On this episode of Community Chats, our team sits down with April Grayson, director of community and capacity-building at the Winter Institute. As director of her team, she works hard to be responsive to communities wrestling with their pasts and guiding them as they strive for a more open and honest conversation around equity. Tune in to hear how Grayson and her team are working toward living more truthfully in the present by engaging honestly with the past.

Originally from the Mississippi Delta, Grayson came back to her home state to do documentary work for the institute after living in the Pacific Northwest. At the time, the Winter Institute was still young, and Grayson was just starting out as a volunteer. After a five-year hiatus from the institute, Grayson was offered a part-time position by the institute’s founding director, and she has since moved into the director position for the community and capacity-building team, a team focused on building trust and open dialogue in communities everywhere through a model they call the Welcome Table.

Since its founding in 2004, the Winter Institute has been supporting “movements of equity and wholeness” to end discrimination and divisions based on differences.  It has since moved off the University of Mississippi campus and formed a new headquarters in Jackson. While Grayson is still based in Oxford, the Winter Institute works with communities across the country, and even internationally since much of their dialogue can be conducted virtually now.

The youth engagement branch, led by Von Gordon, supports youth-led community efforts, and the policy and civic engagement branch, led by Jake McGraw and Jeran Herbert, works to engage Mississippians in learning about and finding solutions to some of Mississippi’s most pressing issues. “We’re small and all over the place,” Grayson said of the institute’s staff, “but we get a lot done.” Other staff members like Executive Director Portia Ballard Espy and coordinators Jacqueline Martin and Jennifer Heath work together with Grayson and the rest to pull off incredible efforts of racial reconciliation and equitable solutions for all communities.

For Grayson, the challenge in this work comes when the dialogue begins. She says that people can often be uncomfortable when talking about the issues surrounding discrimination and equity that face their communities. “We try to interrupt those assumptions about how we can engage very effectively and very collaboratively around really hard topics,” Grayson said. Grayson and her team try to extend grace to community members and learn together to work through their histories in productive ways.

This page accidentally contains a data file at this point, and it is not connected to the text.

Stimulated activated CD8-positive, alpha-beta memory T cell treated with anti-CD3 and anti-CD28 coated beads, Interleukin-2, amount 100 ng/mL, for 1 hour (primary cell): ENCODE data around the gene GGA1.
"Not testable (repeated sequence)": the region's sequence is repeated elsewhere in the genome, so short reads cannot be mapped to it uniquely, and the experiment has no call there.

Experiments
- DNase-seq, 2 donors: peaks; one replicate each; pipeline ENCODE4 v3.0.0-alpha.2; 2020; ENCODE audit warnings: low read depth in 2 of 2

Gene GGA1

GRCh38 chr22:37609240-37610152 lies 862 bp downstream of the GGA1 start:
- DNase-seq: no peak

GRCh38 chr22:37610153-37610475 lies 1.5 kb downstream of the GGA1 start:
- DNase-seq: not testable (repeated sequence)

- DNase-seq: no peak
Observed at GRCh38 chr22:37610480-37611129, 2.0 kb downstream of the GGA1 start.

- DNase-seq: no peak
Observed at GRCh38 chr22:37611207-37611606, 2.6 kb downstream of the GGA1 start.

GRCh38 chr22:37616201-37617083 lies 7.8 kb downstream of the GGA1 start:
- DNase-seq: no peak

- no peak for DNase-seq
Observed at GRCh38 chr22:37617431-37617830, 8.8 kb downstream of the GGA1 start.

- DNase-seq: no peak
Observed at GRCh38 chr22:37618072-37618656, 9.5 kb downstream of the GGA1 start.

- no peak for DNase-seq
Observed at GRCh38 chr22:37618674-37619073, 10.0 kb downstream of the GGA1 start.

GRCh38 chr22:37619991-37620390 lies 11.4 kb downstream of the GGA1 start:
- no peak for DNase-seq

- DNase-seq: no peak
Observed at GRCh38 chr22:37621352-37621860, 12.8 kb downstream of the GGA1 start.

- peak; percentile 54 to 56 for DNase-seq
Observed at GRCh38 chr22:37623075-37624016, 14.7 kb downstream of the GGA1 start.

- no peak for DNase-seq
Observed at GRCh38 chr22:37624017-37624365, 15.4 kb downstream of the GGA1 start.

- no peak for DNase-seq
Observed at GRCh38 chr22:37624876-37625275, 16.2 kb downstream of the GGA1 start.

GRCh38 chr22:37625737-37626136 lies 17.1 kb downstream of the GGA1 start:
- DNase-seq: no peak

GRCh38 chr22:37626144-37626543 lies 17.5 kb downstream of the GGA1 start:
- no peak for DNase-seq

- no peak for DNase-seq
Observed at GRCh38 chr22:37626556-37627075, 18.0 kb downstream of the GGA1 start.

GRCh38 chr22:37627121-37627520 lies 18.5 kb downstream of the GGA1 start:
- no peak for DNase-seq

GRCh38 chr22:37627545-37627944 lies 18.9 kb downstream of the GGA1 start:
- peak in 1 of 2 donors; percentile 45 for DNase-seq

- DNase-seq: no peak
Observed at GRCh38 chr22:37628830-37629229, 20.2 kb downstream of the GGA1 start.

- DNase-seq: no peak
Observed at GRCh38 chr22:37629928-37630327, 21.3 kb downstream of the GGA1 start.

On the other hand, she says that the relationships she has built with people and communities through this work are rewards in themselves. “This really is my heart’s work,” Grayson said. “It is slow work, and it is deep and multi-layered, but we can certainly make some real impacts and nurture collaborative work together.”

If you would like to get involved with the Winter Institute, or if your community could benefit from their programs, you can visit their website at winterinstitute.org and reach out to their staff there. You can also watch this episode and all others on our Facebook (@UMEngaged) and YouTube (Engaged UM), and listen to our podcast on Spotify and iTunes. Make sure to like, comment and share this series as we continue to highlight community and nonprofit leaders across the LOU area.


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Community Chat – Jon Winet

Posted on: November 9th, 2020 by elpayseu

“…to encourage thoughtful civic and civil conversation about the issues that are driving people’s interest in voting, the issues that keep them up at night, the issues that give them hope.”  – Jon Winet

As the country reflects on the election, Jon Winet sits down to discuss some of the efforts he and others in the LOU community have put forth to understand people’s “why.” Why do they vote? Why do they care about these issues? Tune in to learn about Oxford to the Ballot Box and all the people that helped bring this project together, including the Yoknapatawpha Arts Council, Oxford Film Festival, Mississippi Votes, and the University of Mississippi.